Violence at work — meaning attacks on workers by members of the public, clients and service users — is a major health and safety hazard in many workplaces.
Health workers, civil servants, firefighters, teachers, postal workers, shopworkers, bus drivers, rail workers and countless others often face verbal and physical abuse in the course of doing their jobs. Although violence often affects workers who interact with members of the public, unions have also identified particular types of work — such as lone working — where workers are particularly vulnerable.
While official figures such as those provided by the British Crime Survey suggest that violence at work has fallen in recent years, sectoral surveys show that it is still a key issue affecting thousands of workers. The TUC’s Safety Reps Survey 2006 revealed that a quarter of reps cited violence as a major workplace problem.
Although health and safety and other laws offer some protection from violence for workers, the reality of under-reporting and under-enforcement mean that attacks are widespread and punishment infrequent. The government is not able to estimate accurately the number of attacks on workers and there are no official figures for the scale of attacks on lone workers.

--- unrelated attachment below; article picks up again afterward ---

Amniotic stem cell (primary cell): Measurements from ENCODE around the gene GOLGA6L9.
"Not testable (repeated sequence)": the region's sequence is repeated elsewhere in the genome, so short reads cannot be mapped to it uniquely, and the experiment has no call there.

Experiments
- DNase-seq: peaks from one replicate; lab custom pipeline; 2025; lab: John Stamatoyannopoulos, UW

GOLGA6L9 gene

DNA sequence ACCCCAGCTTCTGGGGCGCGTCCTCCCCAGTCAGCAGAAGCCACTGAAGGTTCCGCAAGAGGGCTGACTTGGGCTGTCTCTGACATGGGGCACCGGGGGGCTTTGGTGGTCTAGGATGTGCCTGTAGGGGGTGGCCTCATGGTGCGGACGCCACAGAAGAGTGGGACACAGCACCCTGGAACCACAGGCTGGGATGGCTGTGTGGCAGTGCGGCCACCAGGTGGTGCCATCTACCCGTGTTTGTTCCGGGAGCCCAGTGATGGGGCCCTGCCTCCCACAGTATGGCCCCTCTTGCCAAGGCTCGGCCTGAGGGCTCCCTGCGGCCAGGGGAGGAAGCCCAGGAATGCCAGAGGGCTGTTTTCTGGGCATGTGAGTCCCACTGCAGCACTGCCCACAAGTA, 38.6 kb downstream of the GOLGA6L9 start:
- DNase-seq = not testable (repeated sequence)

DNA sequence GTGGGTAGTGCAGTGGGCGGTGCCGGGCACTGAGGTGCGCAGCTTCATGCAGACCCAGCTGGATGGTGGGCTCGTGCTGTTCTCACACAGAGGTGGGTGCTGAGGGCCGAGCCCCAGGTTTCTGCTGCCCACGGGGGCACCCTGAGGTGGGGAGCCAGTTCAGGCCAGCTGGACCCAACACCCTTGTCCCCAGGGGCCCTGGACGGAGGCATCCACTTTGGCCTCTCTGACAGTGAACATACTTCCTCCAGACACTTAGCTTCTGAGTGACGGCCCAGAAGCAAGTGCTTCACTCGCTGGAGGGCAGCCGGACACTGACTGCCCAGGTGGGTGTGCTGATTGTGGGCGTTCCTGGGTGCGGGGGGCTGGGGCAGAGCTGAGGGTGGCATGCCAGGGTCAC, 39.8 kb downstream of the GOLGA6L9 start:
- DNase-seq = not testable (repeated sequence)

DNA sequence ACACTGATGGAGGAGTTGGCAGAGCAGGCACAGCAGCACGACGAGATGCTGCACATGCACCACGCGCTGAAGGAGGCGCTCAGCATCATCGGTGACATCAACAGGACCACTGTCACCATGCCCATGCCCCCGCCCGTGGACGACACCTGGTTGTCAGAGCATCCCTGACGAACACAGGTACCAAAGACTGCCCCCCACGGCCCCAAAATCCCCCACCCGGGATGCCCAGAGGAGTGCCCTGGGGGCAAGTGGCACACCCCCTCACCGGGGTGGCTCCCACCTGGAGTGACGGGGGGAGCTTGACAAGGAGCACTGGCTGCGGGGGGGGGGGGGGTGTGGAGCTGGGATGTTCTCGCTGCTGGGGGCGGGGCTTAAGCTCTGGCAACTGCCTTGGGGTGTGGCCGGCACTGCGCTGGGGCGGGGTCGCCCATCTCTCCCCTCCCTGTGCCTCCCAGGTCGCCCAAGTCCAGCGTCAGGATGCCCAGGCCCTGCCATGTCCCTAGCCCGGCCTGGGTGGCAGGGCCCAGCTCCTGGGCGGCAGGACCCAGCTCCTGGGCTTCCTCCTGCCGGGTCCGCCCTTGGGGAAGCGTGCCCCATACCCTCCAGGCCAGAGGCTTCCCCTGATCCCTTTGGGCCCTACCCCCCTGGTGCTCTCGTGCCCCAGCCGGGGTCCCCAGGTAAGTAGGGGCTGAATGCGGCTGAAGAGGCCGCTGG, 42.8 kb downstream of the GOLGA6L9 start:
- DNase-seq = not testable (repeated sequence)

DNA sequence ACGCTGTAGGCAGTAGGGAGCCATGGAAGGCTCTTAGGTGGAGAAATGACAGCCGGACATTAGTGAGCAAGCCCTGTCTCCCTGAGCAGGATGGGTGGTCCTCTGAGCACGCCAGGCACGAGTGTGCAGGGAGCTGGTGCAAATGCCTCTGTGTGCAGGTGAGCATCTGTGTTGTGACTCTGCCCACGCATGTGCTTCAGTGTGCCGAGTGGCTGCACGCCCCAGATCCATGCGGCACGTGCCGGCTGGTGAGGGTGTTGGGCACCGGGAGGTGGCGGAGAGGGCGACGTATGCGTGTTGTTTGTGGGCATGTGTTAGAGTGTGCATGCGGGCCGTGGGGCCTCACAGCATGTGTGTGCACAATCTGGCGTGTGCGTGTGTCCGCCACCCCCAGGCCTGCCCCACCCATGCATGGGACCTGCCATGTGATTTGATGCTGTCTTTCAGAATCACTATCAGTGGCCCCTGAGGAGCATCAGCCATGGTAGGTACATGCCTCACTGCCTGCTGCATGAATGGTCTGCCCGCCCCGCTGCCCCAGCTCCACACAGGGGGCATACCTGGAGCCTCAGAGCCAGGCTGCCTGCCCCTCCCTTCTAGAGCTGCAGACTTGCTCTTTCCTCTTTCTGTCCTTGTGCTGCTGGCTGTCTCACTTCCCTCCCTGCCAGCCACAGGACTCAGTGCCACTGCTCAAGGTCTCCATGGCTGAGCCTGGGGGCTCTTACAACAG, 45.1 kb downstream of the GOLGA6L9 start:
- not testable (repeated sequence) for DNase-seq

Any improvements in tackling this issue are likely to be the result of consistent union campaigning and action. Union campaigns such as “Freedom from Fear”, “Zero Tolerance” and “Walk Safe!” have forced employers and the government to act on the issue — although action has not gone as far as unions would like.
This booklet is designed as a guide to help union reps tackle the problem of violence at work. It concentrates on attacks by members of the public on workers*, providing an overview of the problem and locating some of the causes and consequences of violence at work.
It also outlines the relevant law on violence at work, which reps can use to get their employer to act and sets out the official guidance from the Health and Safety Executive (HSE) and other organisations, emphasising the prevention of violence at work, including for lone workers.
In particular the booklet emphasises job design, the working environment and training as crucial areas which employers need to look at to prevent and limit violence at work.
Union campaigns and action are described, with practical tools, strategies and examples of good practice set out to help union reps organise action on the issue. The booklet contains model policies on violence at work and best practice agreements to help reps put violence on the bargaining agenda and tackle it in the workplace.
• The Labour Research Department’s booklet Tackling bullying and harassment at work deals with conflicts between people at work.